You might think the coolest thing about the Next Generation DNA Sequencing technologies is that we can use them to sequence long-dead mammoths, entire populations of microbes, or bits of bone from Neanderthals.

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Let's play anomaly! Most of this week, I've written about the fun time I had playing around with NCBI's Blink database and finding evidence that at least one mosquito, Aedes aegypti, seems to have been infected at some point with a plant paramyxovirus and that the paramyxovirus left one of its genes behind, stuck in the mosquito genome. During this process, I realized that the method I used works with other viruses, too. I tried it with a few random viruses and sure enough, I found some interesting things. You've got a week to give it a try. Let's see ... Read more
Lots of bloggers in the DNA network have been busy these past few days writing about Google's co-founder Sergey Brin, his blog, his wife's company (23andme), and his mutation in the LRRK2 gene. I was a little surprised to see that while other bloggers (here, here, ... Read more
Part III. Serendipity strikes when we Blink In which we find an unexpected result when we Blink while looking at the mumps polymerase. This is the third in a five part series on an unexpected discovery of a paramyxovirus in mosquitoes. And yes, this is where the discovery happens. I. The back story from the genome record II. What do the mumps proteins do? And how do we find out? III. ... Read more
Part I. The back story from the genome record Together, these five posts describe the discovery of a novel paramyxovirus in the Aedes aegyptii genome and a new method for finding interesting anomalies in GenBank. I. The back story from the genome record II. What do the mumps proteins do? And how do we find out? III. Serendipity strikes when we Blink. IV. ... Read more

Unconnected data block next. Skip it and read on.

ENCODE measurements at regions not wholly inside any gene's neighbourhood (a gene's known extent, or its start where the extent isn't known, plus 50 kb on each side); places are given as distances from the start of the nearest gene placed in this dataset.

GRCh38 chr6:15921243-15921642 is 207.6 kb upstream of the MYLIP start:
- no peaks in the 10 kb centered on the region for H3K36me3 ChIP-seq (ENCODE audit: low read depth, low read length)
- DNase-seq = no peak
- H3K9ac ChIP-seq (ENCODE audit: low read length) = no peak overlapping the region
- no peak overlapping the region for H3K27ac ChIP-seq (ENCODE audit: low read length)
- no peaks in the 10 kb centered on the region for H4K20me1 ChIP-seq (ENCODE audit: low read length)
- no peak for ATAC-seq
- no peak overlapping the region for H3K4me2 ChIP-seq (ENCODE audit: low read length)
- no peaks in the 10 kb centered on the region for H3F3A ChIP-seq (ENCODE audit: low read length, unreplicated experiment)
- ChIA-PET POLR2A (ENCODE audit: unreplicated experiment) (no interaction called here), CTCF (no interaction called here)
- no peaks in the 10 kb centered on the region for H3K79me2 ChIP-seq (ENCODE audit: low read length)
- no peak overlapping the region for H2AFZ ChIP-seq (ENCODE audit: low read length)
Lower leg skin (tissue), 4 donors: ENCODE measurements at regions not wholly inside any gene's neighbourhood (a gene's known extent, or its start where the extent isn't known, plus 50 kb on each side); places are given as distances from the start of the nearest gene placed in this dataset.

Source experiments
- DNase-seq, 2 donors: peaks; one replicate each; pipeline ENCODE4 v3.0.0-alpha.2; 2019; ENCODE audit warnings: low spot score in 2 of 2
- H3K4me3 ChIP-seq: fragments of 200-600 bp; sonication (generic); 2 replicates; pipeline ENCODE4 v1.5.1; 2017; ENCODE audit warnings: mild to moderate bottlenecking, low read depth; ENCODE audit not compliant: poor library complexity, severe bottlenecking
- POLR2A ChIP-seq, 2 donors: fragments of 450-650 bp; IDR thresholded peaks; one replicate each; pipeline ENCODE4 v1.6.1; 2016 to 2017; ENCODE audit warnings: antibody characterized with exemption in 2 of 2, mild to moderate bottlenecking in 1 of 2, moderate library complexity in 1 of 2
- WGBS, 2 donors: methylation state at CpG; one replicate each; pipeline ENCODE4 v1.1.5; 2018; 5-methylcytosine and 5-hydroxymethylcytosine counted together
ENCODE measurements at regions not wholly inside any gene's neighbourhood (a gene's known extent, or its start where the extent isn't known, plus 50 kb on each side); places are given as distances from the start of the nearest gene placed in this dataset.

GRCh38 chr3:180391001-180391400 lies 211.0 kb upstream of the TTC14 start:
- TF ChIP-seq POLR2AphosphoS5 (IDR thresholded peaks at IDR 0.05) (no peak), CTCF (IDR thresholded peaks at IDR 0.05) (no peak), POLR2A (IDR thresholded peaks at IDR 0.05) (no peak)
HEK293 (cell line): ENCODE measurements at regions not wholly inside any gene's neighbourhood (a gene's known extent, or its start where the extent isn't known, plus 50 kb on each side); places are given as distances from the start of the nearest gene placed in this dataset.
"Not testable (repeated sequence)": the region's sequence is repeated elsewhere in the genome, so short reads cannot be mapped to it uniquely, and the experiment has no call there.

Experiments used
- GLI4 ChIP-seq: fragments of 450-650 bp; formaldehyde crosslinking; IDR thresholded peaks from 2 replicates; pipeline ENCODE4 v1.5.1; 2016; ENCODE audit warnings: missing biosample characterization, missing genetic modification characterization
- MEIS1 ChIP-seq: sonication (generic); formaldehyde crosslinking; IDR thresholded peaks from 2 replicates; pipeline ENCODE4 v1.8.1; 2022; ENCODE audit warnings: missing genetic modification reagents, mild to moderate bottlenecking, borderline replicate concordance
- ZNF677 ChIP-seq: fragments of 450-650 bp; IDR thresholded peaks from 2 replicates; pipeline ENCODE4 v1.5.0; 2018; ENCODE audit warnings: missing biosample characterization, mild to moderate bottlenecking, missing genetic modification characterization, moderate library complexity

One of the things that drives me crazy on occasion is nomenclature. Well, maybe not just nomenclature, it's really the continual changes in the nomenclature, and the time it takes for those changes to ripple through various databases and get reconciled with other kinds of information. And the realization that sometimes this reconciliation may never happen. One of the projects that I've been working on during the past couple of years has involved developing educational materials that use bioinformatics tools to look at the isozymes that metabolize alcohol. As part of this ... Read more
A few weeks ago, I wrote about a paper in Science(1) that I read on a connection between a mutation in the dopamine D2 receptor and the genetics of learning. Only, it turned out that when I looked at the gene map... the mutation mapped in a completely different gene. I presented the data here and wrote a bit about my surprise at finding this mistake and even greater ... Read more
or is it just an idea that's ahead of the curve? Last week, I was stunned to discover at least 31 papers in an NCBI Gene database entry that were in the entry for the wrong gene. I wrote about this here, here, here, and ... Read more
Right or wrong, the word "dopamine" always conjures up images in my head of rats pushing levers over and over again, working desperately hard to send shots of dopamine into their tiny little rodent brains.i-3cfcc7782b63ef3f7b59d2efb7faa4d9-dopamine.png Dopamine, like many other neurotransmitters (chemicals that send signals in the brain), works by binding to proteins on the surface of brain cells and sending a signal ... Read more
In a recent post, I wrote about an article that I read in Science magazine on the genetics of learning. One of things about the article that surprised me quite a bit was a mistake the authors made in placing the polymorphism in the wrong gene. I wrote about that yesterday. The other thing that surprised me was something that I found at the ... Read more

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